Fermented foods, and their probiotic properties, have been making their way slowly in to the mainstream as the health of our guts is taking center stage in staying healthy. Some experts believe that 70 percent of our immune system lies in our gut, its ability to digest foods properly and maintain a healthy balance of bacteria.
For thousands of years fermenting has been a traditional food practice for a variety of cultures. They did this not only to preserve food, but also to make it more digestible and nutritious since there was no refrigeration. While fermentation might sound like something is going bad or rotting, it’s quite the opposite. When properly done with raw foods, the process–called lacto fermentation–makes food more vital, nutritious and beneficial to our health in many ways–by keeping the good bacteria on them. This means that ingredients like cabbage and cucumbers have been left to sit and steep until their sugars and carbs become bacteria-boosting agents. Stick with me!
French chemist Louis Pasteur was the first known zymologist, a fermentation scientist, when in 1856 he connected yeast to fermentation. Pasteur originally defined fermentation as “respiration without air”. Read more on how fermented foods can lead to a healthier you, and how to get them in your diet.
What are the health benefits of fermented foods?
Studies suggest these probiotic powerhouses can help treat everything from diarrhea, irritable bowel syndrome and leaky gut, to more serious conditions such as heart attack and hypertension. Though more research is needed, current evidence still gives clients good reasons to consider getting a daily dose of probiotics from a fermented food source.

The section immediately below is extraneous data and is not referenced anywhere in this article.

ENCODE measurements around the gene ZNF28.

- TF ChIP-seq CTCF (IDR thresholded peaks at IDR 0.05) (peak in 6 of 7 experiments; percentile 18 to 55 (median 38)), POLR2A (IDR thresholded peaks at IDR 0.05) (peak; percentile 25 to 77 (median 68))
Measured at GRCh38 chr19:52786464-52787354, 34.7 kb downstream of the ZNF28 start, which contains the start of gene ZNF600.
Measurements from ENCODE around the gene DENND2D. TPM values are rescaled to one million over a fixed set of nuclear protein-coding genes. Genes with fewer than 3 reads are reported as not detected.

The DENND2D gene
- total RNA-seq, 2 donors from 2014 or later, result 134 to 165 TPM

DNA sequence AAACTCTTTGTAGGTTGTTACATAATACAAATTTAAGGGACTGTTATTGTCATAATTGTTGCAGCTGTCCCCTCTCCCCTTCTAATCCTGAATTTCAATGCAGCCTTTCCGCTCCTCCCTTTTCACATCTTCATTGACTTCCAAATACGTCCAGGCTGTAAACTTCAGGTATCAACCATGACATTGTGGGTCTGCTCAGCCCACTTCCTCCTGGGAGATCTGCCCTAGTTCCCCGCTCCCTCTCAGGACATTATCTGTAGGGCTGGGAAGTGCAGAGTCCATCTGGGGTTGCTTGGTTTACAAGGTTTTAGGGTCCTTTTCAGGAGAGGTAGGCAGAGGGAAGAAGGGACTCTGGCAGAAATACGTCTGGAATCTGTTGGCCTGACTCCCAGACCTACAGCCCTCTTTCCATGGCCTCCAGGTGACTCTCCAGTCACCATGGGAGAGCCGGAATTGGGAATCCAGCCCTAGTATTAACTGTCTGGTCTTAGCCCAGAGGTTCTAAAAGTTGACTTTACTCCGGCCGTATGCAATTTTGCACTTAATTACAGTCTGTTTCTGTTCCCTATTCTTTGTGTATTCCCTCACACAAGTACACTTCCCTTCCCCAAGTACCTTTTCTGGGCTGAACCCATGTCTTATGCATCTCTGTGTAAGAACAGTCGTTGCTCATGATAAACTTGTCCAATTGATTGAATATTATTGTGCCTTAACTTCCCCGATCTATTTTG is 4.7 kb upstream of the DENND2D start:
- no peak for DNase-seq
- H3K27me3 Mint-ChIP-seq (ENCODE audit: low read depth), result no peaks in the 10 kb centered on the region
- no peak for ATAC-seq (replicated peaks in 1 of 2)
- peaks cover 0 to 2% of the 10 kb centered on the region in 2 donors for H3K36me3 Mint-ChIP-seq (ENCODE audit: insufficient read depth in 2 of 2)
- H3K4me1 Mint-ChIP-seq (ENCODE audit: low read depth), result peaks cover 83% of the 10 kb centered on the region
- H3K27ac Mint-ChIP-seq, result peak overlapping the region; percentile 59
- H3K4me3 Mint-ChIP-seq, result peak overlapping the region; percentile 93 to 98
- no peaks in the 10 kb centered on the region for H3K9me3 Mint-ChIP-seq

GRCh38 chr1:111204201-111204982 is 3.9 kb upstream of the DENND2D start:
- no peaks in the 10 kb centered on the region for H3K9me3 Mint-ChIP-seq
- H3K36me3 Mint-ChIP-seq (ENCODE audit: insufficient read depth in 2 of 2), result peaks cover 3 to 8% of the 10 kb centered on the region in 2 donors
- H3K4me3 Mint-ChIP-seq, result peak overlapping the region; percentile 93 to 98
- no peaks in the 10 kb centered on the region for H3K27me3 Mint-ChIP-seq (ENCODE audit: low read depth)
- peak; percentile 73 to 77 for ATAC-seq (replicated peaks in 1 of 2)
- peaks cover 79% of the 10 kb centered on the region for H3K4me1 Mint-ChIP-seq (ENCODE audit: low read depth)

Wellness experts are convinced that probiotics can lead to weight loss and better skin.
Like bloating, skin reactions are often a sign of an unhappy gut. Food allergies and food intolerances can lead to dark circles under your eyes, blemishes, rashes and a puffy, swollen appearance. Studies have found that more than half of all acne sufferers have alterations in gut bacteria, and societies that eat a more indigenous diet with little or no processed or sugary foods have virtually no acne and very few gastrointestinal problems. So, improved digestion can improve the look of your skin. You can’t beat that.
What kind of products do I look for?
Always look for products labeled raw, live, lacto fermented, not pasteurized, and buy them from the refrigerator section.
Dairy Products — For those who eat dairy, fermented or cultured dairy products improve the nutritional value of the milk and make it much more digestible. When raw milk is allowed to naturally sour, or bacteria is added to it, the good bacteria flourish. This pushes some of the bad bacteria out, thereby preserving the milk as well as releasing many vitamins, such as B and C and minerals like calcium, magnesium and phosphorus. Another benefit is that the lactobacillus (good bacteria) in the fermented milk helps breakdown the protein and casein so humans can digest it, even if they are lactose intolerant. Kefir is by far the most effective dairy product to digest.